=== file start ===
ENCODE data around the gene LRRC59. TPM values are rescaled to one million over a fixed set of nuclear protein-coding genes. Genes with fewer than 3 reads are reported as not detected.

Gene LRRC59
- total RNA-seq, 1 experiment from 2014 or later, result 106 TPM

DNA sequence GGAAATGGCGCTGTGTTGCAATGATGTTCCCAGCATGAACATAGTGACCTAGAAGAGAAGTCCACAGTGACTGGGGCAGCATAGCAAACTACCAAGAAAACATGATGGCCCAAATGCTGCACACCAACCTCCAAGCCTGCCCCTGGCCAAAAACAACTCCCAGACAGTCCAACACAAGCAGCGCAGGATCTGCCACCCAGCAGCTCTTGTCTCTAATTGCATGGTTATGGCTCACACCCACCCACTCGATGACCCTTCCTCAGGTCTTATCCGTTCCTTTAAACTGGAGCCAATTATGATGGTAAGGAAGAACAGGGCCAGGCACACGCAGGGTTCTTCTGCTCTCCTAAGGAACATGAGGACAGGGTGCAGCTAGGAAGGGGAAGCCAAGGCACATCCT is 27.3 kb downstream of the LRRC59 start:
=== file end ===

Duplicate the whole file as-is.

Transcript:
ENCODE data around the gene LRRC59. TPM values are rescaled to one million over a fixed set of nuclear protein-coding genes. Genes with fewer than 3 reads are reported as not detected.

Gene LRRC59
- total RNA-seq, 1 experiment from 2014 or later, result 106 TPM

DNA sequence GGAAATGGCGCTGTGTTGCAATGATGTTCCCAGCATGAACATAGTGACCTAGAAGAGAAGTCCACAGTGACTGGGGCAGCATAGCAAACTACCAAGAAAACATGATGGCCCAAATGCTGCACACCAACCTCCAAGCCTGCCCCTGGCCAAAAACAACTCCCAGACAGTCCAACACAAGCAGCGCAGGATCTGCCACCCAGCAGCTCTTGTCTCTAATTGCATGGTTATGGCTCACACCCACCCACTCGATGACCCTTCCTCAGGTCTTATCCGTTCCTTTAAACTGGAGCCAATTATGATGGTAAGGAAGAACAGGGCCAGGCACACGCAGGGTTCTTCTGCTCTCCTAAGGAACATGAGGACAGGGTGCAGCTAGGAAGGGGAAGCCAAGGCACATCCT is 27.3 kb downstream of the LRRC59 start: